Method for the preparation of a ferroelectric substrate plate
The invention provides a method for surface-finishing of a single crystal wafer of a ferroelectric material into a substrate plate suitable for use, for example, as a SAW filter element which is mirror-polished only on one of the surfaces, the other surface having an adequate roughness. Different from conventional methods, the inventive method comprises the successive steps of (a) slicing a single crystal boule into wafers, (b) lapping of the wafer on both surfaces to impart adequate roughness to the surfaces, (c) chemically etching the thus lapped surfaces to remove the strain produced in the preceding mechanical working, and (d) mirror-polishing one of the thus etched surfaces so that high uniformity of the thickness and greatly decreased warping of the wafer can be ensured.
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BACKGROUND OF THE INVENTION
The present invention relates to a method for the preparation of a substrate plate of a ferroelectric material or, more particularly, to a method for the preparation of a high-quality substrate plate of a ferroelectric material in a high yield from a wafer of the ferroelectric material by removing the strain produced therein by mechanical working.
As is known, several ferroelectric single crystals such as lithium tantalate LiTaO.sub.3, lithium niobate LiNbO.sub.3 and the like are prepared by the so-called Czochralski method and wafers obtained by slicing these single crystal boules are useful as a material as a crystal for laser beam modulation or as a material used in various kinds of electronic instruments including sensor elements.
When a wafer of such a ferroelectric single crystal is used as a substrate for an electronic element such as a substrate for SAW (surface acoustic wave) filter elements and the like, the wafer as sliced from a single crystal boule by use of a diamond blade must be finished on both surfaces to have adequate surface roughness by mechanical means. That is, one of the wafer surfaces is finished by mirror-polishing while the other surface should be imparted with an adequate roughness by lapping with an object to remove bulk waves. In compliance with the recent trend that the frequency range in which SAW filter elements are used is expanding toward high frequency region and smaller and smaller elements are used in electronic circuits, the requirement for the mechanical finishing of such a substrate plate has become extremely severe.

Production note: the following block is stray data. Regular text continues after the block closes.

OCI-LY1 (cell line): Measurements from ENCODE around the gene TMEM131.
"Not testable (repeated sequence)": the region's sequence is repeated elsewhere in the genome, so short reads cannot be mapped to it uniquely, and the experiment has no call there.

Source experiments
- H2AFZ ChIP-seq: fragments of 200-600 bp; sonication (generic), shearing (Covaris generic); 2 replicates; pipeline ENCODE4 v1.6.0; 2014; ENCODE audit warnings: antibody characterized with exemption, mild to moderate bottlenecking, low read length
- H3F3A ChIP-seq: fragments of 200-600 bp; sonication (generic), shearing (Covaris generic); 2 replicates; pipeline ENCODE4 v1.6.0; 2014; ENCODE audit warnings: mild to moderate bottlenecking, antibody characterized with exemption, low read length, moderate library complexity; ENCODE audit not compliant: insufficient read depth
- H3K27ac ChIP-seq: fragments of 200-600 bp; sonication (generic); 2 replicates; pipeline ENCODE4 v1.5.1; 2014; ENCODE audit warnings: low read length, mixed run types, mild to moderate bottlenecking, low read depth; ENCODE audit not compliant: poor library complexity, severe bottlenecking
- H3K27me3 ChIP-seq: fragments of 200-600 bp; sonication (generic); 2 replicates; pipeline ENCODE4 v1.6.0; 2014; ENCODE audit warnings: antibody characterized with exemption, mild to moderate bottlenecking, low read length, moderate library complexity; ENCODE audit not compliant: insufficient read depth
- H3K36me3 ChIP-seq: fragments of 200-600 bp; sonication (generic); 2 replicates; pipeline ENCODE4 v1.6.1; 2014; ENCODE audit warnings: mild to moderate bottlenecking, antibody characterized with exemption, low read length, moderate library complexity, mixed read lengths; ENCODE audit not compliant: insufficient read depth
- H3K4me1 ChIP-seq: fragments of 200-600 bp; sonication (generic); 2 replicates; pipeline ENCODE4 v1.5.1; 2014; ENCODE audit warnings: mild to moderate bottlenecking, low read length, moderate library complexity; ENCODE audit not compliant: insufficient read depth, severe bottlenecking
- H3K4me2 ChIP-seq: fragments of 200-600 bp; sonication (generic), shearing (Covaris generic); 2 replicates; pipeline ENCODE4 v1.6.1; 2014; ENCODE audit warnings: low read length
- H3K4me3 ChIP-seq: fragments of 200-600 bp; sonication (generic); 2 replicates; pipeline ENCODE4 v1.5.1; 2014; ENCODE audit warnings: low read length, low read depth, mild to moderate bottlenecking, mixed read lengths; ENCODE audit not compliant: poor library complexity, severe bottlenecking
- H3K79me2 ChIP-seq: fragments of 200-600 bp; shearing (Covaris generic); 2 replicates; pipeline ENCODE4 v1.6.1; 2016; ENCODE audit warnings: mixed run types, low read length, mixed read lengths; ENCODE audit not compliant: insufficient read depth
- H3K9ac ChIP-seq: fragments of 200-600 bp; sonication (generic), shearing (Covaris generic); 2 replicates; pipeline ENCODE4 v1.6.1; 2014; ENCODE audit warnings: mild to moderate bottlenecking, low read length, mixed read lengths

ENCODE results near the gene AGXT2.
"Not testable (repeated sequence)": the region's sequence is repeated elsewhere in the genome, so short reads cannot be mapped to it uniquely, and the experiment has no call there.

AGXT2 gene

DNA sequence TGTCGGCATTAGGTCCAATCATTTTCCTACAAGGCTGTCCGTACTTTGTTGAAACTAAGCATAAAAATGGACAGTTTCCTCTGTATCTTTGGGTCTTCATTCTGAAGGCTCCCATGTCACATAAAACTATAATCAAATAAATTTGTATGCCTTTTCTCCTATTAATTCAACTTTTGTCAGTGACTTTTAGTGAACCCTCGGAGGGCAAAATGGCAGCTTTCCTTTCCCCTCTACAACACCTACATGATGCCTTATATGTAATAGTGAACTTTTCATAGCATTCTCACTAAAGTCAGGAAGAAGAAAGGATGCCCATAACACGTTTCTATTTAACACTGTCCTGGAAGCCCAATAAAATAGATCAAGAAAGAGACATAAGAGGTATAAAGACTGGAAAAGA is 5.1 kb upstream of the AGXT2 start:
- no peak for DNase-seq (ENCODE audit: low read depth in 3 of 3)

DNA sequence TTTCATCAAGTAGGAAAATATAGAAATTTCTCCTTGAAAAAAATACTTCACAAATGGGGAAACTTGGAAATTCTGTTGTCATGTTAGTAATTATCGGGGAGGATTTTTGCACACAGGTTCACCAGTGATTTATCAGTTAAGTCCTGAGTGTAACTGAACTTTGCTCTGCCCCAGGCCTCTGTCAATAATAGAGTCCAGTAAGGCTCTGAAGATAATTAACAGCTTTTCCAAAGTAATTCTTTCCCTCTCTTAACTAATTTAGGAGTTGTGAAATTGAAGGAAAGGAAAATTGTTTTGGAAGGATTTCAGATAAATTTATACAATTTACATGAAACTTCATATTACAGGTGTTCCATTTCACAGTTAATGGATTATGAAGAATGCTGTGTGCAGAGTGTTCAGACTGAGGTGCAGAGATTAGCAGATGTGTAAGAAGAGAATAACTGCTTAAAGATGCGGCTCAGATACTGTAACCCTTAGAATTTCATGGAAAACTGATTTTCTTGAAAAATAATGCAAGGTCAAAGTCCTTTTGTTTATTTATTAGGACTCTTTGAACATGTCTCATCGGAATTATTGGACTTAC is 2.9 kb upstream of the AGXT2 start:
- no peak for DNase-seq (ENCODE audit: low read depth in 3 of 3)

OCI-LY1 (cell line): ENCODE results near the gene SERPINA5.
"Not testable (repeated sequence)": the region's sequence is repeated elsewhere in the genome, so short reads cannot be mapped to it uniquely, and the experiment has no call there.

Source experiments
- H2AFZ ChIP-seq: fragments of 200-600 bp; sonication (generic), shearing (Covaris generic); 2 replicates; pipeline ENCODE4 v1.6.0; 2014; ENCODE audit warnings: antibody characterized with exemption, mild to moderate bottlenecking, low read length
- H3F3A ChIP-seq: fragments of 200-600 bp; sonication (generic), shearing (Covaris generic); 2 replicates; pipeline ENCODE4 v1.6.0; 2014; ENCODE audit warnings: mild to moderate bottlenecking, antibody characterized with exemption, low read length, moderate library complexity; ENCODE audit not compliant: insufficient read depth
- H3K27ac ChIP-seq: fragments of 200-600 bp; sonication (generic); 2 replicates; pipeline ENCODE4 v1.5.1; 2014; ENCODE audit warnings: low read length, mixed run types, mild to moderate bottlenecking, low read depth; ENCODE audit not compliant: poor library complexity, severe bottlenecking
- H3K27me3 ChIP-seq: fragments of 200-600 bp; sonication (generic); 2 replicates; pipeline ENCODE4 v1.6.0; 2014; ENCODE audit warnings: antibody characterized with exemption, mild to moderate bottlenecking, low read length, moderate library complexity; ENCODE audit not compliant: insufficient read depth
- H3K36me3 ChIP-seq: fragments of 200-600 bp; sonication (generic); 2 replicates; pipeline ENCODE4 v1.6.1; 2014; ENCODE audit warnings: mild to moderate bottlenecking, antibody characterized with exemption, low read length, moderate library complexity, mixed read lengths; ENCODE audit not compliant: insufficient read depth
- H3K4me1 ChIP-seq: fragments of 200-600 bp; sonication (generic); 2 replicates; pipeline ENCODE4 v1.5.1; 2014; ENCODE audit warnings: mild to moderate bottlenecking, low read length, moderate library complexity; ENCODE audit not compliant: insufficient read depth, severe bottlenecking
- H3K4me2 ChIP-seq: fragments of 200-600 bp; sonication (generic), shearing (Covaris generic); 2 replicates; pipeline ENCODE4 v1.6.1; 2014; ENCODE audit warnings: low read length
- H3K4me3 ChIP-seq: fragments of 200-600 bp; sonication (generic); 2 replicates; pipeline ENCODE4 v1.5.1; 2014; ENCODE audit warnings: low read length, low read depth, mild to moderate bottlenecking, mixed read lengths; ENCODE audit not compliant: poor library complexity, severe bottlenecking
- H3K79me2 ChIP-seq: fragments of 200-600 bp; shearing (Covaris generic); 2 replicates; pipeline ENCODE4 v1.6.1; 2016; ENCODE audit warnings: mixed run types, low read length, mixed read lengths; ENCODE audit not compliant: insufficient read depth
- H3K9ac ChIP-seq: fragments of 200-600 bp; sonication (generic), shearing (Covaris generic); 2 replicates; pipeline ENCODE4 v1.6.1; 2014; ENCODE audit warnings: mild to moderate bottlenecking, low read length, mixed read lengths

The conventional methods for finishing the surface conditions, i.e. mirror-polishing on one surface and lapping to impart adequate roughness to the other surface, are as follows. That is, a wafer of lithium tantalate or other ferroelectric material prepared by slicing a single crystal boule thereof is first mirror-polished on one surface and then lapping is undertaken on the other surface to impart an adequate roughness. This procedure of surface finishing is defective in several respects. For example, (1) the warping of such a finished wafer is as large as 80 to 120 .mu.m (see Japanese Patent Kokai 53-288), (2) the procedure of working is necessarily complicated because lapping or polishing on one surface is usually carried out by holding the wafer as adhesively bonded to a holder plate so that the procedure involves the steps of adhesive bonding and peeling after completion of finishing of the surface, (3) a wafer as sliced from a single crystal boule has a large surface roughness as well as poor parallelism between surfaces, i.e. large difference in thickness from portion to portion, so that a long working time is required to finish the surface into a mirror-polished condition by removing the strain in the surface layer produced by the mechanical working and (4) the wafer is sometimes cracked during polishing owing to the warping or strain of the wafer (see Japanese Patent Kokai 54-894). These disadvantages result in decreased yield of satisfactorily finished wafers and low productivity of the working with consequent decrease in the yield of the devices made of the ferroelectric material.
Alternatively, an improved procedure has been proposed for the surface finishing of a wafer of this kind in which a wafer obtained by silicing of a single crystal boule is subjected to lapping on one surface only followed by chemical etching so as to remove the strain produced by mechanical working with the ruggedness of the surface retained as such (see Japanese Patent Kokai 54-11693). This method is indeed effective in reducing the warping of the wafer, i.e. the first of the above mentioned four disadvantages, to about 10 to 15 .mu.m but quite ineffective in respect to the disadvantages (2) to (4) above.